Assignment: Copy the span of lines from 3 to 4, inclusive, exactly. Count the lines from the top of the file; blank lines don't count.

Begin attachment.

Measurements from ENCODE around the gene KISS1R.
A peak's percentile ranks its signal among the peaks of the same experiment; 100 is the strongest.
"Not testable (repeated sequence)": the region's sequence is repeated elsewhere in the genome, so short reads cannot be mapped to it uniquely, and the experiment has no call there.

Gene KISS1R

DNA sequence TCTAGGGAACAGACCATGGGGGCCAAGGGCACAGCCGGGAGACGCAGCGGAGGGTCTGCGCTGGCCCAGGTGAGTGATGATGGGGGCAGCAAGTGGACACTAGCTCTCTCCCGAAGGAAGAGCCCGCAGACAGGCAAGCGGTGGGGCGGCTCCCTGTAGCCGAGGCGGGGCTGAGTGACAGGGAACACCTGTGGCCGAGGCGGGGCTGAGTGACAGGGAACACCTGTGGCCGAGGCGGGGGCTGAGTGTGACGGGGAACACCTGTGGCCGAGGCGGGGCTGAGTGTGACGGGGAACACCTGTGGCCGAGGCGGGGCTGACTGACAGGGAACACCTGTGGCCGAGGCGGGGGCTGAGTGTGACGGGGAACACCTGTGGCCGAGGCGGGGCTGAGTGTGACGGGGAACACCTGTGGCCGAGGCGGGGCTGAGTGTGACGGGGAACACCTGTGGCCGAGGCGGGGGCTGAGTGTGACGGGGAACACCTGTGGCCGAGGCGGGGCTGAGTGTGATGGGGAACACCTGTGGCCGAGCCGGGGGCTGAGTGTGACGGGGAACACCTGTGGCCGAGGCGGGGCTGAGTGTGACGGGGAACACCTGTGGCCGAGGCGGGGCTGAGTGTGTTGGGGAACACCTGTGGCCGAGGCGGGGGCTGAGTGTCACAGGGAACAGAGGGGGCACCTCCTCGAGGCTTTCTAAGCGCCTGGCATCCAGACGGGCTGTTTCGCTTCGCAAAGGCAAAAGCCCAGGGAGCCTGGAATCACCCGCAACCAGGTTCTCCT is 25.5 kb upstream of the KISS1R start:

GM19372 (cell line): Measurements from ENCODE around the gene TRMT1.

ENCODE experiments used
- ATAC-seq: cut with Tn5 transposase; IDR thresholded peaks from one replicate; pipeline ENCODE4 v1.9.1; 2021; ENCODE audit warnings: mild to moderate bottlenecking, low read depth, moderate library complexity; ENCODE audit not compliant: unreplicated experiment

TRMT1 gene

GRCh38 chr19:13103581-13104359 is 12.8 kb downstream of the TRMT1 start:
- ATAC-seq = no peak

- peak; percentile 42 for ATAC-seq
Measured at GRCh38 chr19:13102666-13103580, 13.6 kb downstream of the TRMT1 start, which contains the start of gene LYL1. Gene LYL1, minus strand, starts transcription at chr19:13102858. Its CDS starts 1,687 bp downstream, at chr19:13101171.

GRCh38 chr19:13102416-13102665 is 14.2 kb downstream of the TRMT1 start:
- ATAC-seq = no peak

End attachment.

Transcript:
"Not testable (repeated sequence)": the region's sequence is repeated elsewhere in the genome, so short reads cannot be mapped to it uniquely, and the experiment has no call there.

Gene KISS1R